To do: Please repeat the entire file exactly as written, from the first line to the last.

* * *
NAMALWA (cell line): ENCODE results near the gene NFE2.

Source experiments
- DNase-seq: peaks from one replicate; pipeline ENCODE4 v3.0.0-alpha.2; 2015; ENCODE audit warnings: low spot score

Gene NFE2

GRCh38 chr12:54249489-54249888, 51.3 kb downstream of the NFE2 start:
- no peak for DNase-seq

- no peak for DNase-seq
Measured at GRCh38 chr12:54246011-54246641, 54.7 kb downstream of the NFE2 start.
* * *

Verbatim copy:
NAMALWA (cell line): ENCODE results near the gene NFE2.

Source experiments
- DNase-seq: peaks from one replicate; pipeline ENCODE4 v3.0.0-alpha.2; 2015; ENCODE audit warnings: low spot score

Gene NFE2

GRCh38 chr12:54249489-54249888, 51.3 kb downstream of the NFE2 start:
- no peak for DNase-seq

- no peak for DNase-seq
Measured at GRCh38 chr12:54246011-54246641, 54.7 kb downstream of the NFE2 start.